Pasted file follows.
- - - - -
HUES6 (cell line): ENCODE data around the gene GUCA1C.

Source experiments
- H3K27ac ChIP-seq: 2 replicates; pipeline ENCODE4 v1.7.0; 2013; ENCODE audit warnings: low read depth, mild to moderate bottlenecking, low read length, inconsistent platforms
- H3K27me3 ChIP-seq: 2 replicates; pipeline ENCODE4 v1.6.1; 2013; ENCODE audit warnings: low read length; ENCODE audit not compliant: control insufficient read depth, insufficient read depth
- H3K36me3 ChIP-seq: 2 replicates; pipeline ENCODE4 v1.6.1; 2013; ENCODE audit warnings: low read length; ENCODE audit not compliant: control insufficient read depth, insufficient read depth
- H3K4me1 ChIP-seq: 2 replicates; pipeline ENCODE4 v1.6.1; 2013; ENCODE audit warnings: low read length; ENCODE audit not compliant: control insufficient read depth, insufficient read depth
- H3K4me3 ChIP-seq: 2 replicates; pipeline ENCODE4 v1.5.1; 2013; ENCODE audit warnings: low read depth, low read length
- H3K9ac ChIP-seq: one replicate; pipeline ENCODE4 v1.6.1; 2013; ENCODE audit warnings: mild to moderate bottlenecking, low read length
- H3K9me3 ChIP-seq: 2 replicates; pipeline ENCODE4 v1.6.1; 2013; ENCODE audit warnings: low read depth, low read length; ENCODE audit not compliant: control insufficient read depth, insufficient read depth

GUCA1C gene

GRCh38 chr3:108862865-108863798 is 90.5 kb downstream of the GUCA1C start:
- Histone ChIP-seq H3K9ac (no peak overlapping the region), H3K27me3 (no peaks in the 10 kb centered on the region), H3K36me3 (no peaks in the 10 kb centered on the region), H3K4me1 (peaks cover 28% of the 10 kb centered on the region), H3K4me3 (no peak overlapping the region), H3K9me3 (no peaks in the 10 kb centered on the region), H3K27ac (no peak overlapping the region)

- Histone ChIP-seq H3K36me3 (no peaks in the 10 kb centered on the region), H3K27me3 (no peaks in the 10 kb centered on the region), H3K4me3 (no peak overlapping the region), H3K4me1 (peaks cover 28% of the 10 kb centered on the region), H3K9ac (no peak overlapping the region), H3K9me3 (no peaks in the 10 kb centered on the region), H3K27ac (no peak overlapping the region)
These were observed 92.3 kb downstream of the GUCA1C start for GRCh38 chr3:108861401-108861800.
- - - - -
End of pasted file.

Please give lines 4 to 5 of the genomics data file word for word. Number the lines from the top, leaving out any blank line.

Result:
- H3K27me3 ChIP-seq: 2 replicates; pipeline ENCODE4 v1.6.1; 2013; ENCODE audit warnings: low read length; ENCODE audit not compliant: control insufficient read depth, insufficient read depth
- H3K36me3 ChIP-seq: 2 replicates; pipeline ENCODE4 v1.6.1; 2013; ENCODE audit warnings: low read length; ENCODE audit not compliant: control insufficient read depth, insufficient read depth